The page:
Welcome to the ever-growing list of the greatest science fiction novels of all time.
If you are just joining us, I’ll give you a brief recap. We are slowly assembling a reading list of the best novels the industry has to offer. Our goal is to put the list together in an objective manner rather than basing the list on personal opinion. We are using awards given to each novel as the foundation of our list. Of course this strategy is a bit flawed since the awards originated in personal opinion. We hope that the sample size of opinions will help to dilute the subjectivity and push us towards objectivity. Awards are not the only criteria, as you will discover, but they are the starting point.
As we continue our exploration, it is best that we take a step back and examine the awards that are being used as the foundation for selecting entries in our list.
The Hugo Award for Best Novel was created by fans in the 1950s and stands as the oldest recognition for excellence in the industry. Our objective criteria of evaluating novels based on awards falls apart before the 1960s because the Hugo was the only show in town.
The 1960s witnessed the creation of the Science Fiction and Fantasy Writers of America (SFWA) award known as the Nebula. The members of the SFWA vote for the award. The Nebula Award for Best Novel represents acceptance by an author’s peers, while the Hugo reflects the voice of an author’s fans.
The 1970s brought along two more prestigious awards. In 1971, Locus magazine allowed its readers to vote for the novel they thought was the best. The Locus Award for Best Novel morphed into two awards in 1980 when the magazine began handing out trophies for the Best SF Novel and the Best Fantasy Novel.
The Center for the Study of Science Fiction at the University of Kansas presented the first John W. Campbell Memorial Award for Best Science Fiction Novel in 1973. The award differs from the others in that it is selected by a jury. The jury is comprised of a group of science fiction experts and is intentionally kept small enough that every member of the jury can discuss each nominee in an open forum.
These four awards (Hugo, Nebula, Locus, and Campbell) represent the cornerstone of our selection process for the greatest science fiction novels of all time. Other criteria for addition to our list includes other awards, critical acclaim, status of the author, and commercial success.
We will first add to the list from the period after all four awards were created. Later we will push back further in time to select novels from earlier decades, when the criteria may be less objective.
Please remember that our list will not crown a single novel as the best of all time. That cannot be done objectively. Entries in the list appear in no particular order. Below you will find the current list and this week’s new entry. I hope you enjoy.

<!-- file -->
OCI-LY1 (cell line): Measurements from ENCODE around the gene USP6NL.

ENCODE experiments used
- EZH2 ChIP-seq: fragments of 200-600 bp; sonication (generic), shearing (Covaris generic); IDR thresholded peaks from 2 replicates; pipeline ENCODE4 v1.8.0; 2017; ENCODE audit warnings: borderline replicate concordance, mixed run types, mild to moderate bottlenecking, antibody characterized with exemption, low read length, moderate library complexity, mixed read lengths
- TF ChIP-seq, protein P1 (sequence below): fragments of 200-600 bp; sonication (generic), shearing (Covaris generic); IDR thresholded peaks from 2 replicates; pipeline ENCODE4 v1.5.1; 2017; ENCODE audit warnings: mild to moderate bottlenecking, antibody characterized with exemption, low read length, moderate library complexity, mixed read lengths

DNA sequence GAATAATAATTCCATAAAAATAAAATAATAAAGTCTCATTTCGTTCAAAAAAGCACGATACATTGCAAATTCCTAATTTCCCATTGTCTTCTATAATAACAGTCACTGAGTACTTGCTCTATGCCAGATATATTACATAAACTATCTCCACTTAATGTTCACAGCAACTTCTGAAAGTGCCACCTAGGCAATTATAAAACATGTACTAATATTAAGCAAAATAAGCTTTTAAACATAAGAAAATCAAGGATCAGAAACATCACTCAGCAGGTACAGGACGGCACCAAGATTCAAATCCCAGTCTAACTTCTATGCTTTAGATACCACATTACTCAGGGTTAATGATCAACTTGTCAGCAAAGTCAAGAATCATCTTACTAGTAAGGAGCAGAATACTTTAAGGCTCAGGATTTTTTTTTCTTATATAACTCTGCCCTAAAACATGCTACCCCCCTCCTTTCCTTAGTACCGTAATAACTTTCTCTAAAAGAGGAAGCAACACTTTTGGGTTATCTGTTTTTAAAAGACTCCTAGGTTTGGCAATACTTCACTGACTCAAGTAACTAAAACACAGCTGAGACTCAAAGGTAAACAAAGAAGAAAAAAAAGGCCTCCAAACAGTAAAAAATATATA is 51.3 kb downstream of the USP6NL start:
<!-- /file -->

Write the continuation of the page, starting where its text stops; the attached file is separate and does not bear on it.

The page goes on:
The Greatest Science Fiction Novels of All Time
- Rendezvous on Rama by Arthur C. Clarke (Best Novel Awards: Hugo 1974, Nebula 1973, Locus 1974, Campbell 1974, British Science Fiction Association 1973, Jupiter 1974, Seiun 1980)
- Gateway by Frederik Pohl (Best Novel Awards: Hugo 1978, Nebula 1977, Locus 1978, Campbell 1978)
The Dispossessed by Ursula K. Le Guin
Title: The Dispossessed
Author: Ursula K. Le Guin
First Year Published: 1974
- Nebula Award for Best Novel 1975
- Hugo Award for Best Novel 1975
- Locus Award for Best Novel 1975
- Jupiter Award for Best Novel 1975
- John W. Campbell Memorial Award for Best Science Fiction Novel 1975
The Dispossessed is a masterpiece written by Science Fiction and Fantasy Writers of America (SFWA) Grand Master Ursula K. Le Guin. Many consider the work a compelling example of a science fiction utopian novel.
The story is set within Le Guin’s series of novels called the Hainish Cycle. The novels in the series take place in the elaborate universe she created. The Dispossessed is the novel in which Le Guin first creates the Ansible, a device for communicating across vast distances. Today the device can be found popping up in various works of science fiction by other authors and has become a set piece for the genre.
Last year I had the opportunity to interview Ursula regarding The Dispossessed. I asked her where the idea for the book came from.
Ursula replied, “Part of the origin of The Left Hand of Darkness came from thinking about what kind of people would never have had a war. I kept on thinking about war and peace, about violence and nonviolence, and reading about it. I read Gandhi, and then the anarchists such as Kropotkin and Goodman. I found nonviolent anarchism a very useful way of thought that fit in with the Taoism I picked up as a kid. And nobody had ever written an anarchist utopia. So I did.”
The novel she wrote explored life on two separate worlds, Anarres and Urras. The chapters alternate between action on the two different planets. The story explores life in an anarchist society through the many well-developed characters that Le Guin vividly paints. Along the way she tackles social issues while also toying with scientific and technological ideas.
In addition to winning many science fiction awards, the novel found critical acclaim outside of the science fiction community, receiving literary recognition because of its exploration of important social topics. Many schools have added it to their required reading list.
With the exploration of social and scientific ideas, The Dispossessed has forever put a mark on science fiction.